TRENTON, NJ – As schools across the state struggle to contend with the growing number of students forced to stay home due to COVID exposure, Senator Declan O’Scanlon is again calling on Murphy Administration to implement sensible “test-to-stay” procedures.
Students who have been exposed to COVID have faced quarantine period of as many as 14 days. During that time, they are unable to attend school or participate in sports or other activities. This week, the Administration reduced the quarantine for unvaccinated students to seven days after contact with a COVID-positive person, but O’Scanlon said that isn’t enough.
“The Governor should have shown some leadership and gone further. Quarantining dozens of students and keeping them out of the classroom has interfered with students and schools,” said O’Scanlon (R-13). “A seven-day quarantine is better than two weeks, but it is still unnecessarily disruptive.
“Implementing test-to-stay in our schools would be one of the most beneficial policies enacted since the beginning of the pandemic,” O’Scanlon said. “It just makes sense. Students need it, schools need it, and parents need it.”
Test-to-stay is a protocol that would allow exposed asymptomatic students to remain in the classroom and receive daily rapid tests, rather than the harsher mandatory at-home quarantines. After exposure, students are tested each day to confirm they are COVID negative.
O’Scanlon called on Murphy to implement test-to-stay at the beginning of the school year, citing examples of New Jersey schools that quarantined hundreds of students the year before.
At the time, O’Scanlon said: “One of our local school districts had over 640 people quarantined last year. That’s over 6,000 lost days of education, productivity, and one or two parents out of work. This is in only one district. If there is a way to avoid these excessive and unnecessary quarantine issues, we must seize it RIGHT NOW.”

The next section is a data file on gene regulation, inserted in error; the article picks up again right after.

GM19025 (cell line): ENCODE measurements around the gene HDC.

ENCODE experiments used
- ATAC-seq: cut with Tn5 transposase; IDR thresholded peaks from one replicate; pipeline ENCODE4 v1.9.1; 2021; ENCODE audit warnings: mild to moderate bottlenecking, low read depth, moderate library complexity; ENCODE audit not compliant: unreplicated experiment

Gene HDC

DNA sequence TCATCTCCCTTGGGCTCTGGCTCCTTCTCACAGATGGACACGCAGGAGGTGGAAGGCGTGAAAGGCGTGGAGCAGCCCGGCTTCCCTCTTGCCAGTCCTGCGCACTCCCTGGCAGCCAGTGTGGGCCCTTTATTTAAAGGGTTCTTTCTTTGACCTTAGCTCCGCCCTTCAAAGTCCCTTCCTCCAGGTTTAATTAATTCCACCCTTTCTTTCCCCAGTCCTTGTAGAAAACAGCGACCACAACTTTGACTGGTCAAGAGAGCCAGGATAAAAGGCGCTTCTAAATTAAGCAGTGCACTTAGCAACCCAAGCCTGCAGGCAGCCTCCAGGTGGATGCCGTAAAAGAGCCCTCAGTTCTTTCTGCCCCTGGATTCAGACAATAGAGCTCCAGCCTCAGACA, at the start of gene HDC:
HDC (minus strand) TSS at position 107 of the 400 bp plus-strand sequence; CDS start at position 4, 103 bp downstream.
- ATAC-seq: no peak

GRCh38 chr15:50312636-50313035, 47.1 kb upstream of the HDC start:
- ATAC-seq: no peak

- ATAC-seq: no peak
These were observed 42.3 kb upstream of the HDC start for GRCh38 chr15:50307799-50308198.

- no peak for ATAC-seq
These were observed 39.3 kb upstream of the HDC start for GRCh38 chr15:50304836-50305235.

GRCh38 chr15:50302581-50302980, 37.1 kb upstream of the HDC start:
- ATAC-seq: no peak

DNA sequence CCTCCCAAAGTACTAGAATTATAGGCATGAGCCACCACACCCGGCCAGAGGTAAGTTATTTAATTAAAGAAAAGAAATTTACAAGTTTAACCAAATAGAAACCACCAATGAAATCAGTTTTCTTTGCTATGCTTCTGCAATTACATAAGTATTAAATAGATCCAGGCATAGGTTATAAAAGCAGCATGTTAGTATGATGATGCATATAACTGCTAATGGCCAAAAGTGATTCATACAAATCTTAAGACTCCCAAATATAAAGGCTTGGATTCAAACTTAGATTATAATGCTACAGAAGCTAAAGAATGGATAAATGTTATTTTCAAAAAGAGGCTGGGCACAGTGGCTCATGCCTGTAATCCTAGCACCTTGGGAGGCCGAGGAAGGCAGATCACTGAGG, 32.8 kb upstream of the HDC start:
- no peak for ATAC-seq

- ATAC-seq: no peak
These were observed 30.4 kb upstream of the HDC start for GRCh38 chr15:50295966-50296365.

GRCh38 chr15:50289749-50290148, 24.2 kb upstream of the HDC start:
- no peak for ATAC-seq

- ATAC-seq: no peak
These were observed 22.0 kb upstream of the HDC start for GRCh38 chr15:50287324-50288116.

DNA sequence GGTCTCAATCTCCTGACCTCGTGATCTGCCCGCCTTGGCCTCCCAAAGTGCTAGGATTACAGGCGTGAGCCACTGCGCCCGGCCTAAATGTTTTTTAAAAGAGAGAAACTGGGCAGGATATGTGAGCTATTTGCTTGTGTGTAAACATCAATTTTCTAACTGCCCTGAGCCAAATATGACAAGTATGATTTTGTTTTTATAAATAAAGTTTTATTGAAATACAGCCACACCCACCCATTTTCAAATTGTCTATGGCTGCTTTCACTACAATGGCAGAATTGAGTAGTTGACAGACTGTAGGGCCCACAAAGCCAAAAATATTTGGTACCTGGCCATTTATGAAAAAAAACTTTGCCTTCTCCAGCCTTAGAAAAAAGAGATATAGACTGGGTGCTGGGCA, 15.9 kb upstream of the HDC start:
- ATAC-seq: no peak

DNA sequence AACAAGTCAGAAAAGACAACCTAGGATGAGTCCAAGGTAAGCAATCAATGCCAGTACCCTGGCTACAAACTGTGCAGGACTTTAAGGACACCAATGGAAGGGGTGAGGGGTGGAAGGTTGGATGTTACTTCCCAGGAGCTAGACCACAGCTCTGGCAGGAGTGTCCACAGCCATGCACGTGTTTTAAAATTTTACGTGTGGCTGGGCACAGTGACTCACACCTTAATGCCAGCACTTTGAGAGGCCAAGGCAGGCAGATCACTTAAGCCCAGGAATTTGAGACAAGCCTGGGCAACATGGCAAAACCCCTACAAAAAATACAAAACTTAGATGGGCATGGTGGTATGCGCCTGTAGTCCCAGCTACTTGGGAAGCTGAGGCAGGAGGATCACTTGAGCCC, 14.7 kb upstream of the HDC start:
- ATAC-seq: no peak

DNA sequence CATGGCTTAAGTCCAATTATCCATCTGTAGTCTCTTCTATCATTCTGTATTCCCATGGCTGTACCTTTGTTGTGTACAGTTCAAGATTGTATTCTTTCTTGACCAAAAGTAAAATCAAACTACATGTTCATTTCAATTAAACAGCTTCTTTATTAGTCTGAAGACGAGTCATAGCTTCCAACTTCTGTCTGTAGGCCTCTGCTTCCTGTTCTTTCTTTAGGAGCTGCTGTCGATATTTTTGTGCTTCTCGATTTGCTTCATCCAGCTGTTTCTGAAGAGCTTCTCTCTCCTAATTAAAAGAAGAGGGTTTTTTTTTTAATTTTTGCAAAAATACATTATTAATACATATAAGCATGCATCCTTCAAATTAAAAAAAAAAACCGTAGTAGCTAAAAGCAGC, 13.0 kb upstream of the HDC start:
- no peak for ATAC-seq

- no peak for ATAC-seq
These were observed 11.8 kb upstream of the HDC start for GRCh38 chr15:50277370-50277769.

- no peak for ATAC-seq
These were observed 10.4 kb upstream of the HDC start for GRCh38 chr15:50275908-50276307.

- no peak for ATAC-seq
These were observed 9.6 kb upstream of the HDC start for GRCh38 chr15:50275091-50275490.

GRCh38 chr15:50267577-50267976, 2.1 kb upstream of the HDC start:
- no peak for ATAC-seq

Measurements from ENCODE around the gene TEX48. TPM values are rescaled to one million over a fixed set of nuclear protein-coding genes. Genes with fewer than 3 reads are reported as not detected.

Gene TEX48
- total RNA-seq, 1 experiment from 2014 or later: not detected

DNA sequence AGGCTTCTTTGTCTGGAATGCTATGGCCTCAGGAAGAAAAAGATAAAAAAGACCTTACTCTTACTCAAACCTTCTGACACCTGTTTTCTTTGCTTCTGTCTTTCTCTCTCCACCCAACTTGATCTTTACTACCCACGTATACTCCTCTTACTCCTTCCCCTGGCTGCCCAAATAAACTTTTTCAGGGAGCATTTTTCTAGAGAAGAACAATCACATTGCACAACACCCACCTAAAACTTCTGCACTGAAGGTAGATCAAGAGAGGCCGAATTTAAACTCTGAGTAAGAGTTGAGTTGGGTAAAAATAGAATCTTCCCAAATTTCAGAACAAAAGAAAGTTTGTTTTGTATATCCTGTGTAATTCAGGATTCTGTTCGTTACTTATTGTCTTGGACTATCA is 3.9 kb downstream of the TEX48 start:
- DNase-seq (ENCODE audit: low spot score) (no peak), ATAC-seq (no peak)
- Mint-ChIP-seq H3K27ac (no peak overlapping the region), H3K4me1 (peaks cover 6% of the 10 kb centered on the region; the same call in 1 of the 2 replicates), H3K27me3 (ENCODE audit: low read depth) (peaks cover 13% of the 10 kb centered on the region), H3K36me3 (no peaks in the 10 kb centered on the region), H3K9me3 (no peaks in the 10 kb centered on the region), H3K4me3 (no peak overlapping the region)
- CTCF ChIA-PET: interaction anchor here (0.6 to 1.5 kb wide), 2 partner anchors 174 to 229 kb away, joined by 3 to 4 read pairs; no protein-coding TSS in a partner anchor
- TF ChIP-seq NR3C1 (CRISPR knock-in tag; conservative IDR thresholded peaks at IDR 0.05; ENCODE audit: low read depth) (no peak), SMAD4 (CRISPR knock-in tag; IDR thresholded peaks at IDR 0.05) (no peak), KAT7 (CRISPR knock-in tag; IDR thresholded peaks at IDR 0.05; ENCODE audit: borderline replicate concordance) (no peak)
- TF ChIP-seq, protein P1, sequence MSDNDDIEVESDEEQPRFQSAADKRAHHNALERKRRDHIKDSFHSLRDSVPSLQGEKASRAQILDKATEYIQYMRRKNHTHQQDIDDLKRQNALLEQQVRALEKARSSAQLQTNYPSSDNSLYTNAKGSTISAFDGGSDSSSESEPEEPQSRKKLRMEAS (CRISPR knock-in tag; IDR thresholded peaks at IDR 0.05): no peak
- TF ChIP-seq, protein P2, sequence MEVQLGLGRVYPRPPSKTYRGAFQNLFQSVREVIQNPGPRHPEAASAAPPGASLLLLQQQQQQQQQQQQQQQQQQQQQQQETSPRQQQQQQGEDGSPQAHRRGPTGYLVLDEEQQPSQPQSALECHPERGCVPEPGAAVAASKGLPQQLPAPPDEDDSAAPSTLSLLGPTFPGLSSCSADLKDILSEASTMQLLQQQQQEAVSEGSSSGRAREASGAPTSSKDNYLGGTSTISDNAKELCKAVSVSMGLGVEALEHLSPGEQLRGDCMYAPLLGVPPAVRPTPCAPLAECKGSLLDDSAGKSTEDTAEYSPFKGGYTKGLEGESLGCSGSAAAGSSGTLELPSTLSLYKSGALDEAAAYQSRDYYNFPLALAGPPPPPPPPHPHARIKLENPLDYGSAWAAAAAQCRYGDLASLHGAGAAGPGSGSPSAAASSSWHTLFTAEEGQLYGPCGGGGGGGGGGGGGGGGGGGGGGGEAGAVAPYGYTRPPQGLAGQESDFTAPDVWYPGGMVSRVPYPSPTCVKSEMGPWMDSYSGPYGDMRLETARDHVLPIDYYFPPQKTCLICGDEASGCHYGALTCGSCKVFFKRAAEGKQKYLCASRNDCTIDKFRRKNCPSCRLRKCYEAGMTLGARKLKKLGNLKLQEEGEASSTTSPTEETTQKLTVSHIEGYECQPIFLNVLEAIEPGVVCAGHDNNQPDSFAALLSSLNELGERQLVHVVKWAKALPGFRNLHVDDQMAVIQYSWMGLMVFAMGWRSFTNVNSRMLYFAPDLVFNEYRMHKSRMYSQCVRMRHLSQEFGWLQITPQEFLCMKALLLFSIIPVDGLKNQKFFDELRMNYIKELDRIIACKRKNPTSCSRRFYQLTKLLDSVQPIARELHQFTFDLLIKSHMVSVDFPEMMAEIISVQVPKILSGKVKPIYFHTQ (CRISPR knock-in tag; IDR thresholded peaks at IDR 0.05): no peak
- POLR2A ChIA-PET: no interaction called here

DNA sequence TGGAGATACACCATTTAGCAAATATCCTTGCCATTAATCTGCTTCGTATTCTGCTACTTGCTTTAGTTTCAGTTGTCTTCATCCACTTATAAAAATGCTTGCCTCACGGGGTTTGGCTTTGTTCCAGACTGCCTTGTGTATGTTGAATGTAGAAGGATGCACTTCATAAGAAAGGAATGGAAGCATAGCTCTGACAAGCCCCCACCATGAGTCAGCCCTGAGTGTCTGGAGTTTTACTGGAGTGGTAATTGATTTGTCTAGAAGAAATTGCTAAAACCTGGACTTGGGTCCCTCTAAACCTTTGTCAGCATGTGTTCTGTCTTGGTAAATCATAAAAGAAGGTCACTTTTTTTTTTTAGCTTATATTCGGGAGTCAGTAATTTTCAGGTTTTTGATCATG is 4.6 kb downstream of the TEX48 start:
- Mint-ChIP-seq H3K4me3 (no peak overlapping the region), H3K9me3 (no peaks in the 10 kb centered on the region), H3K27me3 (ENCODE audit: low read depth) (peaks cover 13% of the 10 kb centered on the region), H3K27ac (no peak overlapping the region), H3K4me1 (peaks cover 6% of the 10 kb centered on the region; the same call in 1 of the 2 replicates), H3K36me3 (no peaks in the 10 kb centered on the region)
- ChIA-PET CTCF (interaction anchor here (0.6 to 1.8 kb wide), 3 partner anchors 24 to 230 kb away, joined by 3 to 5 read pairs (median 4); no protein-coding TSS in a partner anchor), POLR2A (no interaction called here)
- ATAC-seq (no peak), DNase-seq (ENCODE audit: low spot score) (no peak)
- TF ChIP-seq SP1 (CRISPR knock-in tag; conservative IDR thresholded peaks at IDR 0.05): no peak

Nothing changed, however, and now schools are reporting rampant disciplinary problems that are being attributed to students being detached from schools.
“Education has been so interrupted with students pulled out of classrooms, schools shut down, remote learning and forced quarantines,” said O’Scanlon. “It was a recipe for trouble from the start, and we’re seeing the results of it in schools across the state.
“Test-to-stay would herald a return to something closer to business as usual in classrooms and schools, and in the lives of students,” the Senator continued.
Today, the CDC joined O’Scanlon in endorsing test-to-stay, releasing two different studies that show the effectiveness of the strategy.
A story published today in The Washington Post stated: “Students who have been exposed to the coronavirus can safely continue in-person learning if they are regularly tested for the virus at school, avoiding disruptive at-home quarantines, the Centers for Disease Control and Prevention said Friday.”
“Students perform better academically and emotionally when they have access to the positive dynamics of a structured classroom,” O’Scanlon said. “Test-to-stay will ensure more students can safely attend school every day, with no risk to themselves or their classmates. It is the responsible thing, the best thing we can do to bring balance back to the lives of students after two years of pandemic chaos.”